RV DIY Spring Checks

I always tell people the better you prep your RV for winter storage, the better off you are the following spring, but that is water under the bridge at this point. Spring is in the air, and that means it’s time to shake the cobwebs off the RV and get it ready to roll.

When your RV sits in storage, lots of unexpected things can happen to it. For example, batteries lose their charge while sitting idle, tires lose air pressure while sitting idle, nests are made in appliance vents and the list goes on. So, there are lots of checks to make on an RV after storage to ensure it is ready for another adventure filled camping season without major maintenance issues.

The good news is, you can make the majority of the checks yourself. Some checks however, like testing or repairing the LP gas system, or inspecting brakes and wheel bearings on a trailer require the expertise of a technician or mechanic.

Note: If you do not feel comfortable or qualified to make these checks, schedule an appointment with your local RV dealer to help get your RV ready for camping season.

Throughout this post, I am including links to some of our helpful videos and articles that pertain to the topics being discussed. Let’s tackle some of the DIY spring checks right now.

RV Batteries
I like to start with the RV batteries because other checks require you have 12-volts. The condition of your RV batteries depends on how well they were cared for when they were in storage. A battery in storage will lose up to 10% of its charge every month. If you checked and re-charged the battery periodically during storage the battery should be ready to go. If you didn’t check and re-charge the battery the first step is to fully charge the battery.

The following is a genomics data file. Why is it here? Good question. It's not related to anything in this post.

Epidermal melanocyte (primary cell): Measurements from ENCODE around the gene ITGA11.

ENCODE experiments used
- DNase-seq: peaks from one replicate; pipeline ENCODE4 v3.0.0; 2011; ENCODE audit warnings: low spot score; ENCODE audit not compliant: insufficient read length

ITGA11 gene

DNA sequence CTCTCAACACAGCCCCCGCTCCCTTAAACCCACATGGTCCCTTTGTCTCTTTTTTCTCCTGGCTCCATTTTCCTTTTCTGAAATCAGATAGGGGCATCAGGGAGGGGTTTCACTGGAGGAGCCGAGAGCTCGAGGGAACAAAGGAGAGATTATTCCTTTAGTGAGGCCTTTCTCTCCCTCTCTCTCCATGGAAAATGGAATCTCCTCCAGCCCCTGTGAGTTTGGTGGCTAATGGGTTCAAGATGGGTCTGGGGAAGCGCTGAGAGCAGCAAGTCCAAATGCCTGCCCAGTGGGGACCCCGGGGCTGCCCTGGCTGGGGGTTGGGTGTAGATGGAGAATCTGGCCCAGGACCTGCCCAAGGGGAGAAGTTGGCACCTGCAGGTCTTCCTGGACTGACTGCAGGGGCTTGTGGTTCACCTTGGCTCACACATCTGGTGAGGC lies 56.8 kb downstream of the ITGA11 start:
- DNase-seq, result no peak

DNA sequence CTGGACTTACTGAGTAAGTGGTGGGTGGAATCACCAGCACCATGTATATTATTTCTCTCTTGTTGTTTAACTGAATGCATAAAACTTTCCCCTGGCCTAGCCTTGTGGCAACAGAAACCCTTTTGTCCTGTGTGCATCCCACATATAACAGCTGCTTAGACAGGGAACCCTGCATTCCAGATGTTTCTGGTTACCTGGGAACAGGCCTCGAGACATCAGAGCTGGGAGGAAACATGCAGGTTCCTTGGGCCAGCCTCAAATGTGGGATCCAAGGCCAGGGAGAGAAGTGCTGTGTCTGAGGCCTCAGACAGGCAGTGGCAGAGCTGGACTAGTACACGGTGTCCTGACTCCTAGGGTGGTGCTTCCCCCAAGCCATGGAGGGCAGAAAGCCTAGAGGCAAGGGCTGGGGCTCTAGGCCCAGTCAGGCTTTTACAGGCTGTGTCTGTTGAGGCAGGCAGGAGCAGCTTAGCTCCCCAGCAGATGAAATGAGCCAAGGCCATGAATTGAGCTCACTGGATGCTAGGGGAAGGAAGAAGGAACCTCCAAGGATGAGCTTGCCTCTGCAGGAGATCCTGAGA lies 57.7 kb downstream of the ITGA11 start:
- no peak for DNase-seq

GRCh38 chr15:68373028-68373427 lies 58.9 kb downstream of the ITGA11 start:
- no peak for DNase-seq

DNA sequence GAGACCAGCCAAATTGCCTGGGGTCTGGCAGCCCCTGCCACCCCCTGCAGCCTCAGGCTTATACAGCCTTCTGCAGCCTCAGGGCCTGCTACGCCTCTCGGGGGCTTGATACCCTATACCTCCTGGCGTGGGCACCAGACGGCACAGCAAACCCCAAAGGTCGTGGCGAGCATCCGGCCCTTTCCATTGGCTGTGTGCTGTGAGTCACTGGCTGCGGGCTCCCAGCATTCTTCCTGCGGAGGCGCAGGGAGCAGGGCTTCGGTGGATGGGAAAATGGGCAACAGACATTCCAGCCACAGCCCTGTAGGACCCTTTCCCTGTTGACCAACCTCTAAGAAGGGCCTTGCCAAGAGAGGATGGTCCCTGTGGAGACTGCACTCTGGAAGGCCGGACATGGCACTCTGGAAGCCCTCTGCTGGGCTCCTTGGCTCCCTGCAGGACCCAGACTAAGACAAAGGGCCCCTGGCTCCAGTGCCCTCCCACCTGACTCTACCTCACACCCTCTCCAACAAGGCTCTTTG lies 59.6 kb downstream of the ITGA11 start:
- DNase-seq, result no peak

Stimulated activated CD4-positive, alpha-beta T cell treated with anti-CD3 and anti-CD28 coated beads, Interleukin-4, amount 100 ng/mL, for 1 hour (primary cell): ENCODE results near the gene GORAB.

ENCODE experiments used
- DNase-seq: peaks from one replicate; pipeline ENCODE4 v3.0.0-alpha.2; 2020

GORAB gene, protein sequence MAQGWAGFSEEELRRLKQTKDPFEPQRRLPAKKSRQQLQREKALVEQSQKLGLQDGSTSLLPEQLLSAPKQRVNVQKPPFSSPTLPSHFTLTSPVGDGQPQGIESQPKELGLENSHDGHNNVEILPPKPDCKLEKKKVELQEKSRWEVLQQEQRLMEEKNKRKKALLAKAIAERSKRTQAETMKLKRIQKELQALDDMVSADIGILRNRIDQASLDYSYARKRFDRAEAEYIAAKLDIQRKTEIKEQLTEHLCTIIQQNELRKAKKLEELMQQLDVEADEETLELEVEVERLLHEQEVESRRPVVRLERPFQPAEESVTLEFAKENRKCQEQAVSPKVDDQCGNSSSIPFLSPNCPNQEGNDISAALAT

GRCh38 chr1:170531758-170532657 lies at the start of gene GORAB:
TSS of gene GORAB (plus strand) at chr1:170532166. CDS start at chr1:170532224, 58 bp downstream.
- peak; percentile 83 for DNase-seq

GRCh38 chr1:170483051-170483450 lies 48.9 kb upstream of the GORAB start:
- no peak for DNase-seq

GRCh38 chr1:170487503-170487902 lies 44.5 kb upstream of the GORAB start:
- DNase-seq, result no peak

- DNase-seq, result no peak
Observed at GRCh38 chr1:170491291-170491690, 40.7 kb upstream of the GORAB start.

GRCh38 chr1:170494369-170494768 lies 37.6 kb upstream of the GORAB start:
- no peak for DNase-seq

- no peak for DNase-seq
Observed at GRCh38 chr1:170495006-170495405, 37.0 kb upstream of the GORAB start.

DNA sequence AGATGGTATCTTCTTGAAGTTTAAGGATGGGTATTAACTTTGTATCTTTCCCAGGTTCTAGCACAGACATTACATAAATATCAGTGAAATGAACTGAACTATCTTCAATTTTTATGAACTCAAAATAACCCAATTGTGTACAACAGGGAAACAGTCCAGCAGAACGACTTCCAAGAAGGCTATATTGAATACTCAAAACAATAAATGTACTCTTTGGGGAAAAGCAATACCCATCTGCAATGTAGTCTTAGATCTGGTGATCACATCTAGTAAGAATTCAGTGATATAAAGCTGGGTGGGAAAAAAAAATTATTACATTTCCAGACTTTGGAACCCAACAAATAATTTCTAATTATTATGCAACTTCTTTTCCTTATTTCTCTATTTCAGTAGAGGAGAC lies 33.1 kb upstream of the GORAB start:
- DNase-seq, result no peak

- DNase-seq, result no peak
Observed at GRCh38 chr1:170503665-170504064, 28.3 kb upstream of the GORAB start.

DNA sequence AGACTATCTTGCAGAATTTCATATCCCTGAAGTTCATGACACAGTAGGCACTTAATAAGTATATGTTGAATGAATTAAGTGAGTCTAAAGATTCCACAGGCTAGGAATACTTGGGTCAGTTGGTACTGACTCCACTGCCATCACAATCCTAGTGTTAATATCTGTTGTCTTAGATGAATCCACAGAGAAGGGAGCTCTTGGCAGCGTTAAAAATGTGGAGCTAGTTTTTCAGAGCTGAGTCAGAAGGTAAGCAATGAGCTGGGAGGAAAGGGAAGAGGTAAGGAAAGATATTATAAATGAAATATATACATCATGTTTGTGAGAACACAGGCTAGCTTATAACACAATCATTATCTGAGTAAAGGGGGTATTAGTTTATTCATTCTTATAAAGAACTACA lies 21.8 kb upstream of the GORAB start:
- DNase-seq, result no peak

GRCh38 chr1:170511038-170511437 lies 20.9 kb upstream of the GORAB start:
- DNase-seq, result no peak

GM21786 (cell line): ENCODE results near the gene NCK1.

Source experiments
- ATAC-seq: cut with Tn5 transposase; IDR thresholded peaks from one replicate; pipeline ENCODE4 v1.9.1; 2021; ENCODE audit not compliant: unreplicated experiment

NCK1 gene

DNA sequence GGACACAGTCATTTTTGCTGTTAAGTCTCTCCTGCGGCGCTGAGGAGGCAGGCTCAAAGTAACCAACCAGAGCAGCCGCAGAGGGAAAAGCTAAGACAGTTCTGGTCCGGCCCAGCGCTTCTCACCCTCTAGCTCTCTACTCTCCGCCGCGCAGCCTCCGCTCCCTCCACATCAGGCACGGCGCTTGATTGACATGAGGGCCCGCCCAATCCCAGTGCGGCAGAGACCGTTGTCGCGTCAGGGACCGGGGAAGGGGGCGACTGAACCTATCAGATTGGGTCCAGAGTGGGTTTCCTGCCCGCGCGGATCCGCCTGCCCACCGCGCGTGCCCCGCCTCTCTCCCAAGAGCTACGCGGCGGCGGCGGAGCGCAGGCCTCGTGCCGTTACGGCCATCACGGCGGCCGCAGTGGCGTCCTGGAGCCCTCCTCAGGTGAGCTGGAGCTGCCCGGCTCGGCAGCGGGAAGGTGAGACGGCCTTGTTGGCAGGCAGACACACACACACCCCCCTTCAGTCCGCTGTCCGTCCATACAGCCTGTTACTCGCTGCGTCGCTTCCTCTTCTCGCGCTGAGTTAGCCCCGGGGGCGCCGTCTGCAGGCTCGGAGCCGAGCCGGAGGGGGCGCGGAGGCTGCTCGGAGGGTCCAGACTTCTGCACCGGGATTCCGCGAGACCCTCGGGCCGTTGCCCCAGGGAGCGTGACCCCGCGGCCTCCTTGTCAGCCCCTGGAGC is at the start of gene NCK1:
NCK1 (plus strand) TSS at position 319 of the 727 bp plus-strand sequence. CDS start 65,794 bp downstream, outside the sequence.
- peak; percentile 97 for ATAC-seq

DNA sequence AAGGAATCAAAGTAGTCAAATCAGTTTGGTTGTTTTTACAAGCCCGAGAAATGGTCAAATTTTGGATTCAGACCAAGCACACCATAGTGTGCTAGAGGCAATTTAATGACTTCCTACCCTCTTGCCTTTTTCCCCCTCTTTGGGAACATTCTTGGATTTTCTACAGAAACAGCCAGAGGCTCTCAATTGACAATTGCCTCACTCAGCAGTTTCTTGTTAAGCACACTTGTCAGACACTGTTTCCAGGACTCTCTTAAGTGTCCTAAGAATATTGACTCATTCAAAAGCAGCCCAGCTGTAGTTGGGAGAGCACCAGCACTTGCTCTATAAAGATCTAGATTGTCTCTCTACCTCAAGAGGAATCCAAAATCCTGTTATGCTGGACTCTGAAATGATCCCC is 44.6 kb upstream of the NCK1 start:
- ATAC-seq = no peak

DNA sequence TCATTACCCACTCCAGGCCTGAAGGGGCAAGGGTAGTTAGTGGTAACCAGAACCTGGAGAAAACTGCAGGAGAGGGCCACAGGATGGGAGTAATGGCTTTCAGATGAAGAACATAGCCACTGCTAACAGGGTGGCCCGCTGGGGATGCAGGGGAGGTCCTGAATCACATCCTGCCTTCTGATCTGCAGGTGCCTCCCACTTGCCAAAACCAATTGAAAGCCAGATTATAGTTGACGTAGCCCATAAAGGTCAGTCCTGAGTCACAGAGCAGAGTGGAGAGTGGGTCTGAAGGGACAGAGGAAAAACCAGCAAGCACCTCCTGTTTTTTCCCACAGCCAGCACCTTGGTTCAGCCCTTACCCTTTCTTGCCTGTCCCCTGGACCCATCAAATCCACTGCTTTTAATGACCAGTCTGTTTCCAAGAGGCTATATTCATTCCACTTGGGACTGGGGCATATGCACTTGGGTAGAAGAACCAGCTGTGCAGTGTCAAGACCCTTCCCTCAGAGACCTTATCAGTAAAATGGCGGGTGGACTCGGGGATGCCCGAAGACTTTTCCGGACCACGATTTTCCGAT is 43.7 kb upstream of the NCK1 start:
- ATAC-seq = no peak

Note: Distilled water should only be added to lead-acid batteries after fully charging the battery, unless the water level is already below the plates. The plates need to be covered at all times. Click here to read my post on checking & adding water to a RV battery

Depending on the battery’s state of charge and condition it might be possible to recharge the battery using the RV converters battery charger, especially if it is a 3-stage smart charger. For a quick picture of the battery’s state of charge check the battery indicator on the monitor panel. Next, plug the RV into a suitable electrical  source and allow sufficient time for the battery charge. When the the battery is fully charged check and add distilled water as required. If the battery was removed for storage reinstall it making sure it is connected properly.

Note: When you work around lead-acid batteries, wear gloves and protective eye-wear, remove all jewelry and do not smoke or use any open flames. If you are not comfortable working around lead-acid batteries have a qualified RV service facility check the battery for you.

Watch this video for tips on how to extend the life of your RV batteries

RV Water System
After sitting in storage for several months the RV water system needs to be dewinterized, checked for leaks and sanitized. Make sure the freezing weather is gone for good prior to dewinterizing the plumbing system.